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Mr. Smarty Plants - Seed planting of Crossvine from Orlando FL

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Monday - September 12, 2011

From: Orlando, FL
Region: Southeast
Topic: Propagation, Seeds and Seeding, Vines
Title: Seed planting of Crossvine from Orlando FL
Answered by: Barbara Medford

QUESTION:

Seed planting of Bignonia capreolata - Tangerine Beauty. I have seed pods. Do I plant how deep and should I put in a plastic bag with a wet papertowel in the refrigerator and let it sprout? Do I sow now in September and transplant to soil in March? I live in Orlando FL.

ANSWER:

From our Native Plant Database page on Bignonia capreolata (Crossvine):

"Propagation

Propagation Material: Root Cuttings , Seeds , Softwood Cuttings
Seed Collection: Collect the large, woody capsules from late summer through fall when they are light brown and beginning to dry. Seeds remain viable one year in sealed, refrigerated containers.
Seed Treatment: Seed requires no pretreatment.
Commercially Avail: yes
Maintenance: Training to avoid crowding of stems will aid in the formation of flower shoots. Branches can be cut back in the spring to encourage flowering."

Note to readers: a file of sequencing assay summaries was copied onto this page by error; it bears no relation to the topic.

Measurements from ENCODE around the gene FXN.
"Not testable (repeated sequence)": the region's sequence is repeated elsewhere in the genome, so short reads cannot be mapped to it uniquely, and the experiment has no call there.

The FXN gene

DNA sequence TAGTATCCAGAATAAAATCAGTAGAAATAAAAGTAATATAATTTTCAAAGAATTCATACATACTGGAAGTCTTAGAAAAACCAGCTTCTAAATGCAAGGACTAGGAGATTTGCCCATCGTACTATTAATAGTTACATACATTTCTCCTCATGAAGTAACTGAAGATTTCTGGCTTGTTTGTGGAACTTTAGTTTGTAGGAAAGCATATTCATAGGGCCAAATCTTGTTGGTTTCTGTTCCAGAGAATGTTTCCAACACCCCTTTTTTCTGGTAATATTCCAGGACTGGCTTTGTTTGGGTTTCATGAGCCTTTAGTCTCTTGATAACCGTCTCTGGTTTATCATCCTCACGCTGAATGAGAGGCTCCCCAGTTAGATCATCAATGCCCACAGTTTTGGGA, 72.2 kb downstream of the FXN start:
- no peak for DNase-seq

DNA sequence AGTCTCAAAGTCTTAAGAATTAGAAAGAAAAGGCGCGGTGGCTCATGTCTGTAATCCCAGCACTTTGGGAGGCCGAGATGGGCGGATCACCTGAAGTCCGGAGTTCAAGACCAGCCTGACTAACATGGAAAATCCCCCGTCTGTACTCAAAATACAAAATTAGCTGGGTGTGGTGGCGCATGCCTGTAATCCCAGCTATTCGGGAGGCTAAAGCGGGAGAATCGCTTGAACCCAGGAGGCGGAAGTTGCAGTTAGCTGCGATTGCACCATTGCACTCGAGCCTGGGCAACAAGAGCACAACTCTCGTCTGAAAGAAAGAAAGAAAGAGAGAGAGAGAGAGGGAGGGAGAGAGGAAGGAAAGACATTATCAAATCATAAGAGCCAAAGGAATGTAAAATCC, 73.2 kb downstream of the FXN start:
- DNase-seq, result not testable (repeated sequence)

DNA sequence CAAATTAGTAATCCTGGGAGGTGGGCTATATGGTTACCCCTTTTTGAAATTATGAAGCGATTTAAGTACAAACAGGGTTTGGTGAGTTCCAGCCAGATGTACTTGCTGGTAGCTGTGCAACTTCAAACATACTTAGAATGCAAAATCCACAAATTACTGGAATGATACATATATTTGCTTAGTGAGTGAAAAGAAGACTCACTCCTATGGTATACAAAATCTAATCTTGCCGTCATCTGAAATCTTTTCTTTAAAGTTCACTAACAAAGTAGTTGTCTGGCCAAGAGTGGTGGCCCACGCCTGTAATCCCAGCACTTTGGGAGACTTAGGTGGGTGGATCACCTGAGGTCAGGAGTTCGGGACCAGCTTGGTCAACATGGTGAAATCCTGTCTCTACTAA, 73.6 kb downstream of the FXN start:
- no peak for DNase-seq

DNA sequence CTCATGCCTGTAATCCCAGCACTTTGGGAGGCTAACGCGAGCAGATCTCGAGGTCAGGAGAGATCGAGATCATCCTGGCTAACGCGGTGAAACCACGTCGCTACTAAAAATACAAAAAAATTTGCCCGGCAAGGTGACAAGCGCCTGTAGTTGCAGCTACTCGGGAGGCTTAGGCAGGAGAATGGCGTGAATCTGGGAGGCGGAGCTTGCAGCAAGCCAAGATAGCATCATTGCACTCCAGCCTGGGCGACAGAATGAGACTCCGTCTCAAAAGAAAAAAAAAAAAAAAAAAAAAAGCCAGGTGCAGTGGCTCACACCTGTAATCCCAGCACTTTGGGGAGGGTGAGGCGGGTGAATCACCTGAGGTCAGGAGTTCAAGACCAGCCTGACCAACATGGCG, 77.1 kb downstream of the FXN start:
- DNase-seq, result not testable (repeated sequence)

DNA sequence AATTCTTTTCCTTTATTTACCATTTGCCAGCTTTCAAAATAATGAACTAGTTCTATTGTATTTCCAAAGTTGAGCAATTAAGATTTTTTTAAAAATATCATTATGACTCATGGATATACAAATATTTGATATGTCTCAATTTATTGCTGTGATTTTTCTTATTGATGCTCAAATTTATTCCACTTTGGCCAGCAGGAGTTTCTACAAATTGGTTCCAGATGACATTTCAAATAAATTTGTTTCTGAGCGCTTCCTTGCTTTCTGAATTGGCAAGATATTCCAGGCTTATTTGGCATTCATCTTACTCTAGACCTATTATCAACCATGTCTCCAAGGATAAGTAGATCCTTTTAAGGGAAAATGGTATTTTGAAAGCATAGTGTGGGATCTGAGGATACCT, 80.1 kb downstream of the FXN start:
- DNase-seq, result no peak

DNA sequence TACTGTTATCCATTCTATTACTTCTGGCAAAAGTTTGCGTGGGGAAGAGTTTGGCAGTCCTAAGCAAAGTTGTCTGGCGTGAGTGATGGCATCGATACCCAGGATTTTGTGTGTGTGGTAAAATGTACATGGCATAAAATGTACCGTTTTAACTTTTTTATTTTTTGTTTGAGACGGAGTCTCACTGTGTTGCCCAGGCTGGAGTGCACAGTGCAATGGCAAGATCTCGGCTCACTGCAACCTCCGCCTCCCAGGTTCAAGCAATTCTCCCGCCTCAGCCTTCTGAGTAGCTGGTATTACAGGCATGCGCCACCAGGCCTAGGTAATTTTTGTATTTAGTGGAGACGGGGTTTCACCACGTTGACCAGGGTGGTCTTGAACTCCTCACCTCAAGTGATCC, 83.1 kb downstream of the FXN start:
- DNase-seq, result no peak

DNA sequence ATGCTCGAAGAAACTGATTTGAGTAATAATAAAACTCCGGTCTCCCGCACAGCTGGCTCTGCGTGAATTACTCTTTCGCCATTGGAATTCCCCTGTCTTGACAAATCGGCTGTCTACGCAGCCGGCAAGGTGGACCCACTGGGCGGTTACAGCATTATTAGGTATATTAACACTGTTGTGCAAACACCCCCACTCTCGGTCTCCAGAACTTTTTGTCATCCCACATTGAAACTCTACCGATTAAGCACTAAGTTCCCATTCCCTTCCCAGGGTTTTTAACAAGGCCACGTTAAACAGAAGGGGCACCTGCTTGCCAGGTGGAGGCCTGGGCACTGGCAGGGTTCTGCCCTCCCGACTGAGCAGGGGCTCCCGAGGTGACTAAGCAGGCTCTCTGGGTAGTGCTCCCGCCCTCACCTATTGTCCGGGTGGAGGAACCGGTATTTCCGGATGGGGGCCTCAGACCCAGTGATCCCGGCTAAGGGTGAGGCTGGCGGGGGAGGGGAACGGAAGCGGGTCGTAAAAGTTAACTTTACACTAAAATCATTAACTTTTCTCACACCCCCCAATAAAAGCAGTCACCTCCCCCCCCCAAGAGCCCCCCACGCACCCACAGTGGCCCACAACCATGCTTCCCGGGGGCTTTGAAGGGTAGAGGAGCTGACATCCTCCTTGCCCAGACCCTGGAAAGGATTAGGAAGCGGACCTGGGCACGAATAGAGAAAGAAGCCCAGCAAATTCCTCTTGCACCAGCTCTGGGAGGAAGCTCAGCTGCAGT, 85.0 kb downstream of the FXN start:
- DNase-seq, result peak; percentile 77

We noticed that you referred to "Tangerine Beauty." This may just be a trade name assigned by the growers to make the plant more attractive to buyers. Some of the information we found referred to it as a cultivar, which hopefully means that it has been selected for the color. If it were a hybridized plant, the seeds would not breed true to the color; in fact, they still might not. Since it will probably be two to three seasons after planting seeds before blooms appear, you might find that, after the plant is well established, you are not getting the color blooms you expect. A sure-fire way to get the same color is to go the root or softwood cuttings route for propagation, which will produce clones of the original plant. From North Carolina State University here are instructions on Plant Propagation by Stem Cuttings (which includes softwood cuttings) as well as Plant Propagation by Leaf, Cane and Root Cuttings.

As you can see from the pictures below, there are several degrees of difference in the coloring of the primary plant.

 

 

 

From the Image Gallery


Crossvine
Bignonia capreolata

Crossvine
Bignonia capreolata

Crossvine
Bignonia capreolata

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